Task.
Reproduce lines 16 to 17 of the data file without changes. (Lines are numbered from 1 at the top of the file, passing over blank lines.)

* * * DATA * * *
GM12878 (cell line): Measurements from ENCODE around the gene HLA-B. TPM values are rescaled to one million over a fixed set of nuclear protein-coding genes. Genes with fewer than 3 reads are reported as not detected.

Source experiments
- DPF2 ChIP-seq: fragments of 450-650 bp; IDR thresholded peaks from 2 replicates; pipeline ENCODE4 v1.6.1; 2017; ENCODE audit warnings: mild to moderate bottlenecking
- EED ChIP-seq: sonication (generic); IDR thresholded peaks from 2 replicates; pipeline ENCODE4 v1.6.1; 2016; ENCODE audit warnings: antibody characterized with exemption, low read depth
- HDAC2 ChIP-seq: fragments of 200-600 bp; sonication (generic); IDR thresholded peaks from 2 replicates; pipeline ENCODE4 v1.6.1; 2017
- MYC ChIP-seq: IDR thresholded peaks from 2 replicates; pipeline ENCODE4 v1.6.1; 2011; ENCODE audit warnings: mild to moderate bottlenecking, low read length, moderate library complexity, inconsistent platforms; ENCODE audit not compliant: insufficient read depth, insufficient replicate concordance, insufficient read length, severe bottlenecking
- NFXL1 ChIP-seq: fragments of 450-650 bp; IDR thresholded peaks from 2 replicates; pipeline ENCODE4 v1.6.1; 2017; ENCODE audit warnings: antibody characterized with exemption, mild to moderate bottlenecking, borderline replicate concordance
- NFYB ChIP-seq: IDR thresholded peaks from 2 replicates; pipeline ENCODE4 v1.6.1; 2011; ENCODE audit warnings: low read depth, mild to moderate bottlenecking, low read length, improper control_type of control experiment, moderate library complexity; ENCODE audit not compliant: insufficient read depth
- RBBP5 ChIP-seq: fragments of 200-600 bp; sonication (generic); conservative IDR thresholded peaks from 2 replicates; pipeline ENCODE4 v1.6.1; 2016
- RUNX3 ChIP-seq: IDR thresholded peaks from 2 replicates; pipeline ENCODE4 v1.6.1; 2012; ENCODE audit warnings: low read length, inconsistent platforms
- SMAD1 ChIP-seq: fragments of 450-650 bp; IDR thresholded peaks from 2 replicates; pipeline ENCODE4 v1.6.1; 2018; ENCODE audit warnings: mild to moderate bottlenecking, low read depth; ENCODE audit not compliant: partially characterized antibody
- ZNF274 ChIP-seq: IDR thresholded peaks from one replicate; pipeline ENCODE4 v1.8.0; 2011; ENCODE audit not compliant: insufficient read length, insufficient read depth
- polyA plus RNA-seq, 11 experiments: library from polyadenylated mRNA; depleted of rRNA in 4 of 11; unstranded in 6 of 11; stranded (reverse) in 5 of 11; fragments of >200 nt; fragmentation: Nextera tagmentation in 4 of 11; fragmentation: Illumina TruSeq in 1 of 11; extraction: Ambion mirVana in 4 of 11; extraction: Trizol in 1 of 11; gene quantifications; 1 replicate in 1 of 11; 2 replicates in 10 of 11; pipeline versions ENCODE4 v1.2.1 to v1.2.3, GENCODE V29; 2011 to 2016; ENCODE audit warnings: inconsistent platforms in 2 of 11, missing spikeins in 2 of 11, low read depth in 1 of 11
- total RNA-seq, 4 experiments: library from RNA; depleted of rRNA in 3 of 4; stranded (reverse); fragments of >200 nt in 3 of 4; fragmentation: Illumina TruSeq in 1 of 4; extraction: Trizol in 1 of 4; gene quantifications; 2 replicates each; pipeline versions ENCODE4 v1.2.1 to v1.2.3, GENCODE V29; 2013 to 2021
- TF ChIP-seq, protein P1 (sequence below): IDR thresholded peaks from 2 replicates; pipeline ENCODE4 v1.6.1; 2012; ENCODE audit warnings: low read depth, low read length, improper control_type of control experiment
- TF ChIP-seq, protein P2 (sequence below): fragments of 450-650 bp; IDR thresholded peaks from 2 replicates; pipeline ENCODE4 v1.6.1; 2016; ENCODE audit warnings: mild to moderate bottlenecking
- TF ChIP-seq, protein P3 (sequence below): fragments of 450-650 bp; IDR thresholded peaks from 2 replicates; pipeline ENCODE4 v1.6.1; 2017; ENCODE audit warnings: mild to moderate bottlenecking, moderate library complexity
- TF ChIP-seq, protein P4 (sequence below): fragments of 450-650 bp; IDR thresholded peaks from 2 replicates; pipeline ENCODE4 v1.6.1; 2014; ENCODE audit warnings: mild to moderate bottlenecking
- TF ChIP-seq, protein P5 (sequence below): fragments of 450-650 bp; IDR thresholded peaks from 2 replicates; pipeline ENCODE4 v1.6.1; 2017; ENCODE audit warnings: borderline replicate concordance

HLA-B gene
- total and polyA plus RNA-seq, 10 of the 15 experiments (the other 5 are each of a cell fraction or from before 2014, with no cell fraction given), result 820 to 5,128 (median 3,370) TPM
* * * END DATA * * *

- TF ChIP-seq, protein P2 (sequence below): fragments of 450-650 bp; IDR thresholded peaks from 2 replicates; pipeline ENCODE4 v1.6.1; 2016; ENCODE audit warnings: mild to moderate bottlenecking
- TF ChIP-seq, protein P3 (sequence below): fragments of 450-650 bp; IDR thresholded peaks from 2 replicates; pipeline ENCODE4 v1.6.1; 2017; ENCODE audit warnings: mild to moderate bottlenecking, moderate library complexity